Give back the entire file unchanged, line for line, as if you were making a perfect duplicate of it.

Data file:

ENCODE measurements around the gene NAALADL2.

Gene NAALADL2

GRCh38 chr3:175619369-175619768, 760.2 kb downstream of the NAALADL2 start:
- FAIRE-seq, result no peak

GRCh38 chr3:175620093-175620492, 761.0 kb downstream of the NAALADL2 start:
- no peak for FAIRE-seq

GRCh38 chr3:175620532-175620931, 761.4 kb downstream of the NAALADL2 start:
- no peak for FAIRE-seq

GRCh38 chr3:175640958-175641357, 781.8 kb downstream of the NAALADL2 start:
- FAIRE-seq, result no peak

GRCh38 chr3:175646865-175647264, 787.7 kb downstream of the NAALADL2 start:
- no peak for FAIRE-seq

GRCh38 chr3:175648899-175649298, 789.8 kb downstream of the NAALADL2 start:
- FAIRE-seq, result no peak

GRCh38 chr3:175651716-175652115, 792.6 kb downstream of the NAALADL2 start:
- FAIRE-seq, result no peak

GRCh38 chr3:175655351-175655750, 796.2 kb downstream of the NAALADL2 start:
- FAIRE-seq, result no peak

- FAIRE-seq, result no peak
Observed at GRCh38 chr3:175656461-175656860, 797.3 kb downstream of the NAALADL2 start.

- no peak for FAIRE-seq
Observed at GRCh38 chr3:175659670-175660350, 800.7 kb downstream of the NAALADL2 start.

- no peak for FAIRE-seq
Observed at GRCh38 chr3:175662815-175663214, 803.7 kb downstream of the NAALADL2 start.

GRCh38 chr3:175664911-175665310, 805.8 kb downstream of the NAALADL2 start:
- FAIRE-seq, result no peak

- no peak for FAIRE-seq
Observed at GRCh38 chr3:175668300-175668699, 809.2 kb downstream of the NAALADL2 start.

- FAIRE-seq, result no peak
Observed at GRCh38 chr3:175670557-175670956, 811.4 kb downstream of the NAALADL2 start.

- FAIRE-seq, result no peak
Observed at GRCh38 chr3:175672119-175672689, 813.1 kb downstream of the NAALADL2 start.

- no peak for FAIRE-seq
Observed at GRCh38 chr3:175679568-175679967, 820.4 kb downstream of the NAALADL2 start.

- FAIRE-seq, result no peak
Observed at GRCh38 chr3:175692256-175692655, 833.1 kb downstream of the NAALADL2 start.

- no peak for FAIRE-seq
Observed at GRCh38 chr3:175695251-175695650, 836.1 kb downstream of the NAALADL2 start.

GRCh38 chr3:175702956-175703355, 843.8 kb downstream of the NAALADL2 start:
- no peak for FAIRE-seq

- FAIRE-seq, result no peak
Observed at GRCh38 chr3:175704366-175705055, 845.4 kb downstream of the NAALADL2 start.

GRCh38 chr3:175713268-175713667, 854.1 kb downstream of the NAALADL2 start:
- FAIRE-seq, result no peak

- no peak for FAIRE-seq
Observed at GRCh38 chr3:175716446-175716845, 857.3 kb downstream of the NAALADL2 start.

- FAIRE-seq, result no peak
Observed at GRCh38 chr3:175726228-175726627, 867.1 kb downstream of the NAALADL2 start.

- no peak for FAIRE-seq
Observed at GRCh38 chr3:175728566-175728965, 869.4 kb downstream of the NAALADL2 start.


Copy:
ENCODE measurements around the gene NAALADL2.

Gene NAALADL2

GRCh38 chr3:175619369-175619768, 760.2 kb downstream of the NAALADL2 start:
- FAIRE-seq, result no peak

GRCh38 chr3:175620093-175620492, 761.0 kb downstream of the NAALADL2 start:
- no peak for FAIRE-seq

GRCh38 chr3:175620532-175620931, 761.4 kb downstream of the NAALADL2 start:
- no peak for FAIRE-seq

GRCh38 chr3:175640958-175641357, 781.8 kb downstream of the NAALADL2 start:
- FAIRE-seq, result no peak

GRCh38 chr3:175646865-175647264, 787.7 kb downstream of the NAALADL2 start:
- no peak for FAIRE-seq

GRCh38 chr3:175648899-175649298, 789.8 kb downstream of the NAALADL2 start:
- FAIRE-seq, result no peak

GRCh38 chr3:175651716-175652115, 792.6 kb downstream of the NAALADL2 start:
- FAIRE-seq, result no peak

GRCh38 chr3:175655351-175655750, 796.2 kb downstream of the NAALADL2 start:
- FAIRE-seq, result no peak

- FAIRE-seq, result no peak
Observed at GRCh38 chr3:175656461-175656860, 797.3 kb downstream of the NAALADL2 start.

- no peak for FAIRE-seq
Observed at GRCh38 chr3:175659670-175660350, 800.7 kb downstream of the NAALADL2 start.

- no peak for FAIRE-seq
Observed at GRCh38 chr3:175662815-175663214, 803.7 kb downstream of the NAALADL2 start.

GRCh38 chr3:175664911-175665310, 805.8 kb downstream of the NAALADL2 start:
- FAIRE-seq, result no peak

- no peak for FAIRE-seq
Observed at GRCh38 chr3:175668300-175668699, 809.2 kb downstream of the NAALADL2 start.

- FAIRE-seq, result no peak
Observed at GRCh38 chr3:175670557-175670956, 811.4 kb downstream of the NAALADL2 start.

- FAIRE-seq, result no peak
Observed at GRCh38 chr3:175672119-175672689, 813.1 kb downstream of the NAALADL2 start.

- no peak for FAIRE-seq
Observed at GRCh38 chr3:175679568-175679967, 820.4 kb downstream of the NAALADL2 start.

- FAIRE-seq, result no peak
Observed at GRCh38 chr3:175692256-175692655, 833.1 kb downstream of the NAALADL2 start.

- no peak for FAIRE-seq
Observed at GRCh38 chr3:175695251-175695650, 836.1 kb downstream of the NAALADL2 start.

GRCh38 chr3:175702956-175703355, 843.8 kb downstream of the NAALADL2 start:
- no peak for FAIRE-seq

- FAIRE-seq, result no peak
Observed at GRCh38 chr3:175704366-175705055, 845.4 kb downstream of the NAALADL2 start.

GRCh38 chr3:175713268-175713667, 854.1 kb downstream of the NAALADL2 start:
- FAIRE-seq, result no peak

- no peak for FAIRE-seq
Observed at GRCh38 chr3:175716446-175716845, 857.3 kb downstream of the NAALADL2 start.

- FAIRE-seq, result no peak
Observed at GRCh38 chr3:175726228-175726627, 867.1 kb downstream of the NAALADL2 start.

- no peak for FAIRE-seq
Observed at GRCh38 chr3:175728566-175728965, 869.4 kb downstream of the NAALADL2 start.